• SUMMER 2012

Of course it wouldn’t be an am & pm relocation stand if there wasn’t some Belgian chocolate involved... And between the Manneken Pis choccies and the Belgian beers on offer, it is perhaps little surprise that the stand quickly became the favourite destination for visitors of the EuRA conference!


NEWS FROM OUR MEMBERS Another Office for Partenamut AIRINC Announces London Office Opening In response to increased client demand for a local AIRINC presence in this key mobility market, AIRINC is pleased to announce the opening of a new full-service office in London. Effective March 5, 2012, AIRINC’s United Kingdom office is located at the following address: Bow House - 1a Bow Lane - London EC4M 9EE - UK Phone: +44 207 332 6106 The London office will be AIRINC’s fifth full-service office globally and its third in Europe. It represents AIRINC’s commitment to providing U.K.-based clients with enhanced, real-time customer service through local representation. Kay Hall, Managing Director of AIRINC Europe, is very excited about AIRINC’s growing presence in Europe. She commented, “We provide a truly global product. However, we feel that servicing on a local level is of importance in some markets. This is a move we have talked about for a long time and I am delighted to be starting with such a strong and experienced team of colleagues.” Kay will be relocating to the UK this summer, our loss is certainly London’s gain. Kay, we would like to wish you every success in your new venture!

Partena Business & Expats extends its welcoming area and adds an extra office at Rue Montoyer! As you know Partena Business & Expats opened a new brand agency in September 2010 located Rue Montoyer, 41. Since then, we did not stop growing and have helped many expat people arriving in Belgium to settle down. New offices have opened at the beginning of May at Rue Montoyer, 39. This “back” office includes a large conference room welcoming up to 20 guests, where it will be possible to organize several events with our partnerships targeting Human Resources or any other clients .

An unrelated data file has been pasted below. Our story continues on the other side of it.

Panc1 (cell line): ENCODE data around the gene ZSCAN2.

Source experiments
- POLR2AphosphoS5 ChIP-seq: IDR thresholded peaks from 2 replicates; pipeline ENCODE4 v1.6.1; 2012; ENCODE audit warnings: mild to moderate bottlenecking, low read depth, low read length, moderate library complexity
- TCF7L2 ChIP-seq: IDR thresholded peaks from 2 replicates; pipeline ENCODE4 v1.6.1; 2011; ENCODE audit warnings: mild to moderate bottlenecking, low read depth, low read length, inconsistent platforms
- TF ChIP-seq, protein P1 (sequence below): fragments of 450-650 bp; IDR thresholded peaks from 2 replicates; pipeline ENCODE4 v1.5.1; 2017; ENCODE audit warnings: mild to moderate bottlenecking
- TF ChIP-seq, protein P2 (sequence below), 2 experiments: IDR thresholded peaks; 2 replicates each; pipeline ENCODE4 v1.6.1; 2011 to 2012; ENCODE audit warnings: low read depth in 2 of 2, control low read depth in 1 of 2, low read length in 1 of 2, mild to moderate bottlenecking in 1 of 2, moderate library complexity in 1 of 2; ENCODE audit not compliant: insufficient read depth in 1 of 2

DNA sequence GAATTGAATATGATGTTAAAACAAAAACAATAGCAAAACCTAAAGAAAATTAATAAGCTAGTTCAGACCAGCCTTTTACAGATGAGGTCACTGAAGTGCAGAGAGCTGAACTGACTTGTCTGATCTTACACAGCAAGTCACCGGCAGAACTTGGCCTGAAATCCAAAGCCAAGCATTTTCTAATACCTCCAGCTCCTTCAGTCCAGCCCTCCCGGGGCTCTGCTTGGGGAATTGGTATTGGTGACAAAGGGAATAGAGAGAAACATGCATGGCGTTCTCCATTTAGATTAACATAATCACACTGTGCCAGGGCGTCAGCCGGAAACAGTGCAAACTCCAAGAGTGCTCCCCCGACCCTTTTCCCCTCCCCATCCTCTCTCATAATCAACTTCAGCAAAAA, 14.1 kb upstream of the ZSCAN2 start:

Should you need any other information on it, please contact Henrique Canario, Business & Expats Director : 0493 93 97 11 and/or

From Expat to Expert - vzw De Rand

This autumn the Hogeschool-Universiteit Brussel and vzw De Rand will be joining forces to launch their high end orientation course for expats. The course has been designed to help new arrivals to Belgium learn to cope with everyday life, to ease the transition and to make the most of their experience abroad. Providing practical information about living in Belgium and its cultural highlights and with guest lecturers from various Flemish universities, this promises to be a ‘must-do’ on anyone’s list. There will be a maximum of 30 participants per course to allow everyone the opportunity to interact. The full programme includes two guided visits to experience first hand the historical splendour and the creative and artistic riches of the region. It will help you understand the influence of language and traditions on our society and to embrace its culture. The programme starts in October and ends in March. The sessions are held on Fridays, from 9h30 till 12h45 with the exception of the closing event which is an evening session.

Relay for Life at St John’s St John’s International School will be one of the host locations for this summer’s Relay for Life, a 24 hour walk/run team relay in support of cancer research, celebrating the lives of everyone who has ever been touched by this disease. It is the second year for the International Community run and the first year the event will be hosted by St John’s. You can join the team and take part in this sponsored run, become a volunteer or even sponsor the event as a partner. Support the fundraising efforts for this very worthy cause! Relay for Life will take place at St. John’s on June 2-3. For more information or to participate, please go to

For further details please contact Raymonde Wauters at HUB: or tel: 02 210 1621.

• .



ABRA Members’ Meeting - Tuesday 6th March 2012 Our March Members’ Meeting was generously hosted by the British School of Brussels. Principal Sue Woodroofe was a most engaging speaker and took the opportunity to present further details on BSB’s expansion. Guest speaker Mr Toon Van Assche gave a presentation on ‘Intercultural Effectiveness’ highlighting the many differences we all come across when faced with working in another culture and how to bridge the gap. With over 85 attendees, our March meeting has been our largest yet, thank you to all our members who have helped make it another event to remember. To put names to faces, please visit the ABRA website.





At Hasenkamp we understand what you mean when you say “valuable”. e-mail: tel : +32 (0)2 759 83 30 fax: +32 (0)2 759 83 37

THE ART OF MOVING YOU WHEREVER, WHENEVER... If you would like to see your event listed in ReLocate, or for further information on advertising, please contact with the details. For any other enquiries contact ReLocate is published quarterly for Spring, Summer, Autumn and Winter.

DATES FOR YOUR DIARY: ABRA MEMBERS’ MEETINGS 2012 September meeting: Wednesday 19th Sept. December meeting: Wednesday 5th Dec.

For the digital version of ReLocate please visit our website to either view or to sign up to receive your quarterly copy straight to your inbox. Join us on Facebook and LinkedIn by following these links:

EARP Training Day “International Assignment Management” Date: 16 June 2012 Location: Marriott Hotel Grande Place, Brussels Registration:

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ReLocate Summer 2012  

specialist magazine for members and friends of ABRA - the Association of Belgian Relocation Agents - global mobility, relocation news and mo...